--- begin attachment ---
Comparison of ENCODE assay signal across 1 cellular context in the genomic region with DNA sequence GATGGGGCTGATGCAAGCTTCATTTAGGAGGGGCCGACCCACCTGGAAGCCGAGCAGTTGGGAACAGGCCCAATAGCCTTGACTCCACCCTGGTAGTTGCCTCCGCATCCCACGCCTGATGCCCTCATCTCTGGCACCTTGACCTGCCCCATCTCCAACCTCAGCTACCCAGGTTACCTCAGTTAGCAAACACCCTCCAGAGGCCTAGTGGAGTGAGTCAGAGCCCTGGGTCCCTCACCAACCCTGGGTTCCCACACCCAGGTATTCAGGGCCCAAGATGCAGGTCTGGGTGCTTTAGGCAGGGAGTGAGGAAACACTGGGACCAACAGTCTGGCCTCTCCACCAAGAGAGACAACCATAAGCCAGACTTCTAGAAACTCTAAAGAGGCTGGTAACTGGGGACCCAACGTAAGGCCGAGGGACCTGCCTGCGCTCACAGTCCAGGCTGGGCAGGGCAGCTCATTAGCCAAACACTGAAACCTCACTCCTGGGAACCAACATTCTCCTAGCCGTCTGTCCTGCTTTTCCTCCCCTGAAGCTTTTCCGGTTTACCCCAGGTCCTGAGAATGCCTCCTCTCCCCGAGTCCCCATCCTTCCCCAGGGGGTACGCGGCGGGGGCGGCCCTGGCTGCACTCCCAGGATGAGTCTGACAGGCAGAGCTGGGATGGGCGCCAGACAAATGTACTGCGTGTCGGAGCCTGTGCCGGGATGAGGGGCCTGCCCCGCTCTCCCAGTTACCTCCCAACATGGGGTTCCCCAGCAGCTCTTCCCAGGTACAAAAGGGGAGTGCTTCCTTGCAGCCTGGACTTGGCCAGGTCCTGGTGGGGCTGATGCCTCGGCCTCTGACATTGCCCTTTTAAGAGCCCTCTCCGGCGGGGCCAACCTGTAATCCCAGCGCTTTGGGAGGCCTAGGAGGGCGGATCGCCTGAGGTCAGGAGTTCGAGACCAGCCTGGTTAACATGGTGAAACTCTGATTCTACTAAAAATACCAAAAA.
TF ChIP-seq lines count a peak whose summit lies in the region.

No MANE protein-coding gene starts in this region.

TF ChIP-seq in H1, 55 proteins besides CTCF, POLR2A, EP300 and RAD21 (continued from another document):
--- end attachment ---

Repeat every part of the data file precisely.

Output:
Comparison of ENCODE assay signal across 1 cellular context in the genomic region with DNA sequence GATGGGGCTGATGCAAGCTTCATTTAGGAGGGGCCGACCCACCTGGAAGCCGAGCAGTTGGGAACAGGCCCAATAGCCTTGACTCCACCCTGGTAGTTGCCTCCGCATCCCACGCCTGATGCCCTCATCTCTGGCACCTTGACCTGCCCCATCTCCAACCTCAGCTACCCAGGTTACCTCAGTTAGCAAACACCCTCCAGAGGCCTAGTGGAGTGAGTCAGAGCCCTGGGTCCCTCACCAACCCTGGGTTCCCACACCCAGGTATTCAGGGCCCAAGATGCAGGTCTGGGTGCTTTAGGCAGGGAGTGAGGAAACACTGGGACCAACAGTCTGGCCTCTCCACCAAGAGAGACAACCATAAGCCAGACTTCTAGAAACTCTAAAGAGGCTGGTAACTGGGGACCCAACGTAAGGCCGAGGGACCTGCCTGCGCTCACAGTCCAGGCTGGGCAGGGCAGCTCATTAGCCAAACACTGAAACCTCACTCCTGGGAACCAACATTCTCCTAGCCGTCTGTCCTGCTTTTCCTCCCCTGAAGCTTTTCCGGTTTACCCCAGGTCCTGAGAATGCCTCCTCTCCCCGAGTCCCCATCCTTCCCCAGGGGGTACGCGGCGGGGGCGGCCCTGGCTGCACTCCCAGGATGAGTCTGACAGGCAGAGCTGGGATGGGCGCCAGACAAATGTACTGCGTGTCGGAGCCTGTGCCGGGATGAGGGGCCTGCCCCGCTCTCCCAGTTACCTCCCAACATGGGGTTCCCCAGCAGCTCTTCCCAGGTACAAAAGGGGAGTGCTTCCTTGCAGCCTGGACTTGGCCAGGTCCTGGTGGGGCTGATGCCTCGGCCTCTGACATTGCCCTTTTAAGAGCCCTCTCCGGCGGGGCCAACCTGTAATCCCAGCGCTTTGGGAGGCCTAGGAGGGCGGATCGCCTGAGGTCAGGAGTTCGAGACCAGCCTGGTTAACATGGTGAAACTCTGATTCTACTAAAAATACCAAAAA.
TF ChIP-seq lines count a peak whose summit lies in the region.

No MANE protein-coding gene starts in this region.

TF ChIP-seq in H1, 55 proteins besides CTCF, POLR2A, EP300 and RAD21 (continued from another document):